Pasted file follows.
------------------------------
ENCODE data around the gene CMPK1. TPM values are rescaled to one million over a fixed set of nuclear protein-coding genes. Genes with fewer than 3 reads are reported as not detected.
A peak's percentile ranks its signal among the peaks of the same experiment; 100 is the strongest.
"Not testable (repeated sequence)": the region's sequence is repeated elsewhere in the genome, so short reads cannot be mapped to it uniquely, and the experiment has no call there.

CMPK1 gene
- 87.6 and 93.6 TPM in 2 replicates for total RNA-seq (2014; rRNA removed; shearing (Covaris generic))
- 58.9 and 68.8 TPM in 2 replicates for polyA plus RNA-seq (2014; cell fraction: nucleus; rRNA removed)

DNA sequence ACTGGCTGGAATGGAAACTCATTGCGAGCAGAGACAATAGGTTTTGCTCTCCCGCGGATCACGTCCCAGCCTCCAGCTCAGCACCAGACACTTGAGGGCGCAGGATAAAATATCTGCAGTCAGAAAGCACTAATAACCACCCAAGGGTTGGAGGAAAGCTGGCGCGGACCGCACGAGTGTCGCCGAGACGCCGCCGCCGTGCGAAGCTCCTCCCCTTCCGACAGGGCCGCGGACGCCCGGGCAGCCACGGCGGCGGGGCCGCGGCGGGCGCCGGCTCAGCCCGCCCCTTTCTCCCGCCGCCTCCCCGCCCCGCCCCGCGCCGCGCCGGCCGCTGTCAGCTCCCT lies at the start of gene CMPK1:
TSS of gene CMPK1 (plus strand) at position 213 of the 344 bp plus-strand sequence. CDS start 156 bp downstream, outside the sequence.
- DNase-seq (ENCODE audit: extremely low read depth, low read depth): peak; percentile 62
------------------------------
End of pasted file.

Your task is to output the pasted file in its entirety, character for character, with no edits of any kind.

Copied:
ENCODE data around the gene CMPK1. TPM values are rescaled to one million over a fixed set of nuclear protein-coding genes. Genes with fewer than 3 reads are reported as not detected.
A peak's percentile ranks its signal among the peaks of the same experiment; 100 is the strongest.
"Not testable (repeated sequence)": the region's sequence is repeated elsewhere in the genome, so short reads cannot be mapped to it uniquely, and the experiment has no call there.

CMPK1 gene
- 87.6 and 93.6 TPM in 2 replicates for total RNA-seq (2014; rRNA removed; shearing (Covaris generic))
- 58.9 and 68.8 TPM in 2 replicates for polyA plus RNA-seq (2014; cell fraction: nucleus; rRNA removed)

DNA sequence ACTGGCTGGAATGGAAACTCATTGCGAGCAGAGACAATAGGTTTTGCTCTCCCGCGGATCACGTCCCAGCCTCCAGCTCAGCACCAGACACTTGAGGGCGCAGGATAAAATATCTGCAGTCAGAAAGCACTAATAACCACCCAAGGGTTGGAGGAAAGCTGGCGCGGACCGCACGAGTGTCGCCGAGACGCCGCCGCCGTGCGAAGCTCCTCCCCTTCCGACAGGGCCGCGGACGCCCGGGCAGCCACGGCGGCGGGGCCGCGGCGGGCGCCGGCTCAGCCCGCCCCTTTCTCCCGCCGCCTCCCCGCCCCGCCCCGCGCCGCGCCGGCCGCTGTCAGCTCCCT lies at the start of gene CMPK1:
TSS of gene CMPK1 (plus strand) at position 213 of the 344 bp plus-strand sequence. CDS start 156 bp downstream, outside the sequence.
- DNase-seq (ENCODE audit: extremely low read depth, low read depth): peak; percentile 62